“Mauritius was made first and then heaven … and heaven was copied after Mauritius.” So said Mark Twain in 1896 at a time when the small Indian Ocean island nation was under British rule (after having previously changed hands from the Portuguese, to the Dutch, and then to the French). At a time when Mauritius was largely a remote agrarian backwater, Twain’s observation of course referred its spectacular natural beauty, that to this day continues to attract tourists in their hundreds of thousands. But no longer is Mauritius defined by its beaches and climate — the country has become the first African nation to break through to the Very Stable category of the Fragile States Index (FSI), a reflection of its political stability, economic development, and social cohesion between its myriad cultures.

For many years, there has been a wide perception of a strong association between African nations and fragility. To be fair, this perception is not unfounded — indeed, in the 2019 Fragile States Index (FSI), 21 of the 30 most fragile countries are to be found on the African continent. However, Mauritius is a clear example that Africa is also home to some of the world’s more stable countries — indeed, in the 2019 FSI, Mauritius scored within less than one point of the United States. And by no means is Mauritius alone — regional neighbors Seychelles and Botswana have also ranked in the Stable category.

Mauritius has frequently been referred to as the ‘Singapore of Africa’ for its relative stability and ability to attract international capital. (Quite a compliment really, since this year Singapore became the first Asian nation to move into the Sustainable category of the FSI.) In the 2019 World Bank Ease of Doing Business assessment, Mauritius ranked 20th out of 190 countries, making it the best-ranked African country ahead of the next-closest country, Rwanda, ranked 29th; Kenya was the next-best, at 61st. Mauritius’ GDP per capita (based on purchasing power parity) is US$22,279, making it the third-wealthiest African country. Although it may be easy to deride Mauritius’ economic model as perhaps being little different to Caribbean tax havens by virtue of its low taxes and flexible regulatory regimes, it is worth recognizing that this economic success is buttressed by a critical element often in short supply in much of the rest of its neighborhood that transcends simple economics — namely, stable democratic governance and rule of law.

The Seychelles (120th) and Botswana (126th) — which moved into the Stable category for the first time this year — both share some similar characteristics with Mauritius. In particular, both countries have demonstrated strong political stability. Both countries have also seen strong improvement over the past decade in the FSI: Botswana has improved by 9.3 points and meanwhile the Seychelles has improved by 12.5 points.

Africa’s leading countries in the FSI – Mauritius, Botswana and the Seychelles – are joined only by Ghana (110th), Namibia (107th), Cape Verde (106th), Tunisia (95th) and Gabon (92nd). For long-term trends, of the 100 most improved countries over the past decade of the FSI, only 12 are to be found in Africa.

But even at the most serious end of the FSI, there are pockets of resilience. Even though Zimbabwe continues to rank in the top 10 most fragile countries (a distinction it has held for 10 of the 14 most recent iterations of the FSI), its positive rate of change actually belies its current ranking. Despite years of undemocratic rule under Robert Mugabe, Zimbabwe has managed to recover from its crises of the early 2000s to the point of being the sixth-most improved country on the FSI over the past decade. Of course, some caution should be taken in assessing that progress given Zimbabwe’s comparatively weak starting point. But it also reinforces the maxim that progress and development is inexorably a slow process.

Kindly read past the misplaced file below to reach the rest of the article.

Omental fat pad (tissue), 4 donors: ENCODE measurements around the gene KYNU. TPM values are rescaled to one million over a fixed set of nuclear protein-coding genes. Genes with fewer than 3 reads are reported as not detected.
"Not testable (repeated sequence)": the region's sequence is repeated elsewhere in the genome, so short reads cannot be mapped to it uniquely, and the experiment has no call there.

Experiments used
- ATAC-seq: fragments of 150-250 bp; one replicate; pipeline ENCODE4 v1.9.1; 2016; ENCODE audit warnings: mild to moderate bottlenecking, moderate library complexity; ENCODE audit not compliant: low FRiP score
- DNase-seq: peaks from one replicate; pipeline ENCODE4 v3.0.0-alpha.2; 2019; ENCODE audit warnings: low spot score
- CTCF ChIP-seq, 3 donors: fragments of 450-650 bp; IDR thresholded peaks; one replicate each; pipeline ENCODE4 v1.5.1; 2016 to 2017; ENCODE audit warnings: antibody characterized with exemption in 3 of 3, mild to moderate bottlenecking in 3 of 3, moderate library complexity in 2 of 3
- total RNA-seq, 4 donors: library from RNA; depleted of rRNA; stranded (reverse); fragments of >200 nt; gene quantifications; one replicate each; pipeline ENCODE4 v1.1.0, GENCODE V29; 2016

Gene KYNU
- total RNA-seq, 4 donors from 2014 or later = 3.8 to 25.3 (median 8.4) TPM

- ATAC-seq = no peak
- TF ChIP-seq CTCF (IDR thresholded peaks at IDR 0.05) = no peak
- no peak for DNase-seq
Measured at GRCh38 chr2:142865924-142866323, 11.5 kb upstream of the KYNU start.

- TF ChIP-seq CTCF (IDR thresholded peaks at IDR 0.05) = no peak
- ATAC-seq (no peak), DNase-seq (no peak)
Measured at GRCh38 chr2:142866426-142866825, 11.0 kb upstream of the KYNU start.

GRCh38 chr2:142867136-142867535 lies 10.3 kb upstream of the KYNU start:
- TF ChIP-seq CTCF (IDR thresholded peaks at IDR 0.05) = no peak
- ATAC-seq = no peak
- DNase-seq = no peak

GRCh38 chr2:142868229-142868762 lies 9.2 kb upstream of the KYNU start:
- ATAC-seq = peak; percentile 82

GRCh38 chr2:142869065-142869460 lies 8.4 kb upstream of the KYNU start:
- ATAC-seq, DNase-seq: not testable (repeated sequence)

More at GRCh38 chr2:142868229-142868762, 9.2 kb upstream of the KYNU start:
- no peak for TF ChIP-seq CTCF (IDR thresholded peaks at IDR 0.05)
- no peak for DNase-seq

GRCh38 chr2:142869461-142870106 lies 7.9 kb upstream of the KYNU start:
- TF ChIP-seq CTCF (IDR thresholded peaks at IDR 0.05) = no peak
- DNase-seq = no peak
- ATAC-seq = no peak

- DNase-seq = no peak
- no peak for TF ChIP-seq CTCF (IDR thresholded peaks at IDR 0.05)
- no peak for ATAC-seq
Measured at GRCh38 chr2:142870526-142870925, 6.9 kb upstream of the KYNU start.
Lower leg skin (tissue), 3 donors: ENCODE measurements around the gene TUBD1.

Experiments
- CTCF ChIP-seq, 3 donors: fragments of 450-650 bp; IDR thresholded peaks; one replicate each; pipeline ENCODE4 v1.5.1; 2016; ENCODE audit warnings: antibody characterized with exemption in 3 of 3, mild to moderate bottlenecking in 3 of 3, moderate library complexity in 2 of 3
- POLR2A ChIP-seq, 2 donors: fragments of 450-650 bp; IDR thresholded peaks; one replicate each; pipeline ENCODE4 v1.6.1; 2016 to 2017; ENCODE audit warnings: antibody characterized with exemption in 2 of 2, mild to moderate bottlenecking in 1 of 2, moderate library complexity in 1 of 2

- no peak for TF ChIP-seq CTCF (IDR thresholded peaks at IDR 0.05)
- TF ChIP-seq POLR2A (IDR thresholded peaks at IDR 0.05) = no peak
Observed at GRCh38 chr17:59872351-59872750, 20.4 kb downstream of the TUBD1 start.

Take Sierra Leone, a country wracked by civil war only two decades ago. In the first FSI in 2005, Sierra Leone ranked in the top 10. Fast forward 15 years, and the country now ranks 39th and is now well-removed from the ‘Alert’ category. Similarly, Cote d’Ivoire, which ranked as the most fragile country in the first FSI in 2005 by virtue of civil conflict — the country now ranks 29th and, if current trends continue, could follow Sierra Leone out of the ‘Alert’ category in the next year or two. Even for those countries that are fortunate enough to begin their escape from the vicious cycle of fragility, progress can be remarkably slow and non-linear.

Certainly, significant fragility exists throughout many parts of Africa, as it does in many other parts of the world. Conflict and endemic poverty will ensure that fragility in the region remains a reality for many populations in the years to come. However, Mauritius — as well as the Seychelles and Botswana — demonstrates that, as concepts, ‘Africa’ and ‘unstable’ are far from synonymous. And although progress might be slow, the importance of these regional ‘beachheads’ of relative stability throughout the region cannot be understated. Even as countries at the more fragile end of the FSI slowly move along a path of development, the example and leadership of Mauritius, the Seychelles, and Botswana will provide critical leadership for the continent and will demonstrate the bright future for which Africa is capable.